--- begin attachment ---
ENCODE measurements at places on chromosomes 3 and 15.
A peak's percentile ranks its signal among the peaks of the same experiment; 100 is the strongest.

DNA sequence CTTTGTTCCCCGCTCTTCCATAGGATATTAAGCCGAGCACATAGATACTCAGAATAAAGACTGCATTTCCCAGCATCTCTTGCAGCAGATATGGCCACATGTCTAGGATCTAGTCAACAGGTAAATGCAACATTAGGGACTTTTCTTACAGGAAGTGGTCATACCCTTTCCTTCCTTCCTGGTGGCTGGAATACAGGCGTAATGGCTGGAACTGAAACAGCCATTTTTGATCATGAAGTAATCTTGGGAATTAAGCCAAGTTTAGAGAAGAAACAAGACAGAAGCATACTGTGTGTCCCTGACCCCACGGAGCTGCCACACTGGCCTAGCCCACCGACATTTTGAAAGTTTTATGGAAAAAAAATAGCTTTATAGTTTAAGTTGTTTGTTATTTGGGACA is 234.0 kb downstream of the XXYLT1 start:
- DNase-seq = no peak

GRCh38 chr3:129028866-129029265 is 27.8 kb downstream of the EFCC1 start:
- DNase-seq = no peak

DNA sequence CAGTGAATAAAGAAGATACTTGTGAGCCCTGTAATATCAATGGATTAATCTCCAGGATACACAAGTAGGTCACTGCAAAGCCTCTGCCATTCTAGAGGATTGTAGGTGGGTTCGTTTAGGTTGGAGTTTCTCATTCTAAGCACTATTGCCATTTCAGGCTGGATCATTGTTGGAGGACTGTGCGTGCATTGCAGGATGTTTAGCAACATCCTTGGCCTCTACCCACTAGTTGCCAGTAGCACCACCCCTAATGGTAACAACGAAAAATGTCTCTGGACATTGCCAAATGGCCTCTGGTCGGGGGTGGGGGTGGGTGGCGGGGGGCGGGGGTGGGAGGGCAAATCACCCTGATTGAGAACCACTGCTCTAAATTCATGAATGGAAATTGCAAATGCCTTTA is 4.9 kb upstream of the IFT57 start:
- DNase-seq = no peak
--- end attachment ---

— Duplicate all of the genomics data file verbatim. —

ENCODE measurements at places on chromosomes 3 and 15.
A peak's percentile ranks its signal among the peaks of the same experiment; 100 is the strongest.

DNA sequence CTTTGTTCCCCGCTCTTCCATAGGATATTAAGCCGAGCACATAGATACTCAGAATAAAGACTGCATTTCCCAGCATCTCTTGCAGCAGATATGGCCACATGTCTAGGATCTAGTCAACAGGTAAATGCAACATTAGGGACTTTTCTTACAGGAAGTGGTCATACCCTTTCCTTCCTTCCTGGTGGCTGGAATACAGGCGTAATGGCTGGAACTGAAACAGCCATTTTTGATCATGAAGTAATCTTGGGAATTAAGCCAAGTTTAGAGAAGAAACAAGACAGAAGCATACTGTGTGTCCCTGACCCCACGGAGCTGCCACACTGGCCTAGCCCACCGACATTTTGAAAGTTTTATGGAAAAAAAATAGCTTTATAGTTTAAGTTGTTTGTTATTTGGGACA is 234.0 kb downstream of the XXYLT1 start:
- DNase-seq = no peak

GRCh38 chr3:129028866-129029265 is 27.8 kb downstream of the EFCC1 start:
- DNase-seq = no peak

DNA sequence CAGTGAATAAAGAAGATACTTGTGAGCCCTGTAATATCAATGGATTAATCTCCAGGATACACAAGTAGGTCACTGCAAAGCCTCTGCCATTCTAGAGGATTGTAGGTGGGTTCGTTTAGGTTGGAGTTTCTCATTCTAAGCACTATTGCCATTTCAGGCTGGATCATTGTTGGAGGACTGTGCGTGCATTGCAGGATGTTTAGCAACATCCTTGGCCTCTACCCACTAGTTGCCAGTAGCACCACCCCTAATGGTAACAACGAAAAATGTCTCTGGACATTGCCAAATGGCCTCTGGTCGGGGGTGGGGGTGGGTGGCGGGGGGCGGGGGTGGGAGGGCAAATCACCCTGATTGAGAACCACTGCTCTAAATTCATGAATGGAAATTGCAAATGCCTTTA is 4.9 kb upstream of the IFT57 start:
- DNase-seq = no peak